One of the major lessons my husband and I have learned over the 30+ years we've kept parrots is the larger we make our indoor bird rooms and outdoor aviaries, the happier our parrots. And us. Our happiness depends on them having the spaces they need and deserve. When they get to fly and zoom around a big space designed for them, when they get to choose which bowl they'll eat from, what days they shower or bathe, what they forage with, who they share a perch with, when they need privacy and where they get it – that’s when “captivity” turns into “compatibility.”

With all best wishes,
Phoebe Greene Linden and flock

Phoebe Green Linden
About Phoebe Green Linden

In 1986, Phoebe married the love of her life, Harry Linden, at the place of her avicultural beginning, the Santa Barbara Bird Farm. 20 years of dedicated observations and avid learning have formed her opinions surrounding psittacine neonates, neophytes, fledglings and adults who benefit markedly from thoughtfully arranged environments. She and Harry include boxes, playgyms, cages, aviaries and agreed-upon furniture and counter surfaces for parrot activities. There are no spaces in their home or on their property untouched by parrot dander.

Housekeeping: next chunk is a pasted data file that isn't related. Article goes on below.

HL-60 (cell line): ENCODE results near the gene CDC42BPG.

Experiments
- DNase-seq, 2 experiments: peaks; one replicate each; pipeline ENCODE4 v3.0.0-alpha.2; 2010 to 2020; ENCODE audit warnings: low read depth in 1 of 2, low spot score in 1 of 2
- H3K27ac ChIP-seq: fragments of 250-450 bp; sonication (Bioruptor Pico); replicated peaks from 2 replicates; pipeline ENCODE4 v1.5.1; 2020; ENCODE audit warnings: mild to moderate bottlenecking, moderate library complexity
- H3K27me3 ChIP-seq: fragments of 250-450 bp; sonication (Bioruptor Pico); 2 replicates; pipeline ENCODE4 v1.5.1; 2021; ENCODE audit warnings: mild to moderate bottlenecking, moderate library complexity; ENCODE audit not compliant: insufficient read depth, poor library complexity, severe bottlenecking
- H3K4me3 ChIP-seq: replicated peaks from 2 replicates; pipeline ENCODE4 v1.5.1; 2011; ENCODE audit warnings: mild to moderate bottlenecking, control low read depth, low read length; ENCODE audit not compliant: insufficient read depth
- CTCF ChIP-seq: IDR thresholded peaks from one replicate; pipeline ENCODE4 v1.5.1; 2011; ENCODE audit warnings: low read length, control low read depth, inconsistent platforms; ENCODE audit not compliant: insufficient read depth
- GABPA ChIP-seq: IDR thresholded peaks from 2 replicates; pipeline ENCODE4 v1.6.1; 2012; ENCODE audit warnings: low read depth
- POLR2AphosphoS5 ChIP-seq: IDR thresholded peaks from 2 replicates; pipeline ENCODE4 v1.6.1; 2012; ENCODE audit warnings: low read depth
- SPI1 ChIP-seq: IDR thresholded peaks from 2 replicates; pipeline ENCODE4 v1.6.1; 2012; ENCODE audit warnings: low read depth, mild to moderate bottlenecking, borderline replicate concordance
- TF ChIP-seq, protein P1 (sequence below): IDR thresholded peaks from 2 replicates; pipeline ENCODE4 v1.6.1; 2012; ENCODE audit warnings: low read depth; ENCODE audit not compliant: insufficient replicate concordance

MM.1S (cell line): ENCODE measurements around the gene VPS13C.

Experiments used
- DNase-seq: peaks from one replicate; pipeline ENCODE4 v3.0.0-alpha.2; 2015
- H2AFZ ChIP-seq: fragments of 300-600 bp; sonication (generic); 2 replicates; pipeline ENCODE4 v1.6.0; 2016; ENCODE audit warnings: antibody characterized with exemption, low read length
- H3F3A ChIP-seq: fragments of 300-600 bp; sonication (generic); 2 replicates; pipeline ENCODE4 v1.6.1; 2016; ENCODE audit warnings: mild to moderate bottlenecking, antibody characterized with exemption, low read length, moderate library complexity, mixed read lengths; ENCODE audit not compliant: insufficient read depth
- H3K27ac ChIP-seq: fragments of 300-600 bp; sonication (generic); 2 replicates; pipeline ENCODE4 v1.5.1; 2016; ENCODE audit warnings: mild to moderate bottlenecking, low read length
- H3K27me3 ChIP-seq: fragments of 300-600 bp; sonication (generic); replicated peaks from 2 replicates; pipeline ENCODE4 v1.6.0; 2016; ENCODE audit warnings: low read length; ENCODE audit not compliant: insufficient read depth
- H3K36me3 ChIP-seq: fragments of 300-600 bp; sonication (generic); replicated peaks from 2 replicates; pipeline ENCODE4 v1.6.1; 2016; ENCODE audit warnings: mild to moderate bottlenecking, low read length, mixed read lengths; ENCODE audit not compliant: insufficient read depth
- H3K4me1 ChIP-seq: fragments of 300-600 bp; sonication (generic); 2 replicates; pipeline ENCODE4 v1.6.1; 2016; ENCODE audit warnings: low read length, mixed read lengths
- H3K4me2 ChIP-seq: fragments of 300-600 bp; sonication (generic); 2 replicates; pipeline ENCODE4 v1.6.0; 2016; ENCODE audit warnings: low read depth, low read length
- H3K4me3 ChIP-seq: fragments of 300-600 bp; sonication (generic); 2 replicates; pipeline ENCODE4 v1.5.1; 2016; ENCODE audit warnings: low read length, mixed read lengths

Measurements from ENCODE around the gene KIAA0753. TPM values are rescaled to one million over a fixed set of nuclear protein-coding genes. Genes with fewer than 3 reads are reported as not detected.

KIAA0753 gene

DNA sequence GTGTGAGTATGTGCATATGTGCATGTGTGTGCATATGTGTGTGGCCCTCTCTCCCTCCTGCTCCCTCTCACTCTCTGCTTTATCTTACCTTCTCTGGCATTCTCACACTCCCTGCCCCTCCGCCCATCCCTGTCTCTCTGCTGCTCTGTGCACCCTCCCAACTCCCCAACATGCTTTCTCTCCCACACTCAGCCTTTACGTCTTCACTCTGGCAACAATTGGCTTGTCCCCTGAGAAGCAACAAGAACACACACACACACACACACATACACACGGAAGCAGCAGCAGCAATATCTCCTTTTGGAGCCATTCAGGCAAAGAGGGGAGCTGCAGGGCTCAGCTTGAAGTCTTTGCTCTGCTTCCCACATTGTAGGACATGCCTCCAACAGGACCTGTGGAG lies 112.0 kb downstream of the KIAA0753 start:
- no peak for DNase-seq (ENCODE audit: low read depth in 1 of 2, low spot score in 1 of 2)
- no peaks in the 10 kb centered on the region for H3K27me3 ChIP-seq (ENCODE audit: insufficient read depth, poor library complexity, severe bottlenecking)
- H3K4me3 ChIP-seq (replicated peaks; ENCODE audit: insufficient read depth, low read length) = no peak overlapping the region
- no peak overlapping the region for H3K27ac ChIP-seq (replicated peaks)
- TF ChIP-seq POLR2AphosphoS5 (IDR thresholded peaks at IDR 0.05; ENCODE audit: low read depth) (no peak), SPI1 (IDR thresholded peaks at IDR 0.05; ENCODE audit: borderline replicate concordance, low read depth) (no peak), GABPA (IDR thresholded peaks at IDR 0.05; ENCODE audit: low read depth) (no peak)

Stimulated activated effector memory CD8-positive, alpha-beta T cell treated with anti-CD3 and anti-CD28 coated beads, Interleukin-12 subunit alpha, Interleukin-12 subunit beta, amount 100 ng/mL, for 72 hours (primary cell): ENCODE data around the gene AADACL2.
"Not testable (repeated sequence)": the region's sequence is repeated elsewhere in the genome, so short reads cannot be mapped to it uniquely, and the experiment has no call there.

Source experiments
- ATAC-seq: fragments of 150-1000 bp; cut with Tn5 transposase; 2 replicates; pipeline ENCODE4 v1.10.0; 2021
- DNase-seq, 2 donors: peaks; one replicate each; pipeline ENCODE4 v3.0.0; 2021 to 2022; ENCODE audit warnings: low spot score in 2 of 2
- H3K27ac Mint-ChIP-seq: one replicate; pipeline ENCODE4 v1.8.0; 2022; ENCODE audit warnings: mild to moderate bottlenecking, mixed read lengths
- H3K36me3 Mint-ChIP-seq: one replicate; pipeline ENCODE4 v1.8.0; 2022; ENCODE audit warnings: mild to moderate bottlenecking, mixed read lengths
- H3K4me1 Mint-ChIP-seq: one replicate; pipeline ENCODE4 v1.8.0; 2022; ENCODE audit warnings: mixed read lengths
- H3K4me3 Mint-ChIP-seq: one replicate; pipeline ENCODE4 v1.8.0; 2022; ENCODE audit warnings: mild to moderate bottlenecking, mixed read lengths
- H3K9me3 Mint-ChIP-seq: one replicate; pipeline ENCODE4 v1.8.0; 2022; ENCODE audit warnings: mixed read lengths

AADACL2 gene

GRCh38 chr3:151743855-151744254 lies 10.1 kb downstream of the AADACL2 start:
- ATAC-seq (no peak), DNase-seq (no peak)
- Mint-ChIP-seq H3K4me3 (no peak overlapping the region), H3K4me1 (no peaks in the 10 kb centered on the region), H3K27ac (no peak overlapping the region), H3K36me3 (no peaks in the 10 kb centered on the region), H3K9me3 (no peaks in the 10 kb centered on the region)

During the years they raised parrots for the pet trade (they no longer do, since 2001) and continuing through today, they have dedicated themselves to developing environments that increase observable natural behaviours such as exercising, interacting, foraging for foods, touching, preening, flapping, flying, showering, mulch-making, wild bird watching, helping with chores, and goofing off—not always seen in captive birds. Their experiences are happily shared with World Parrot Trust members with the objective to foster enrichment for captive psittacines and their caregivers.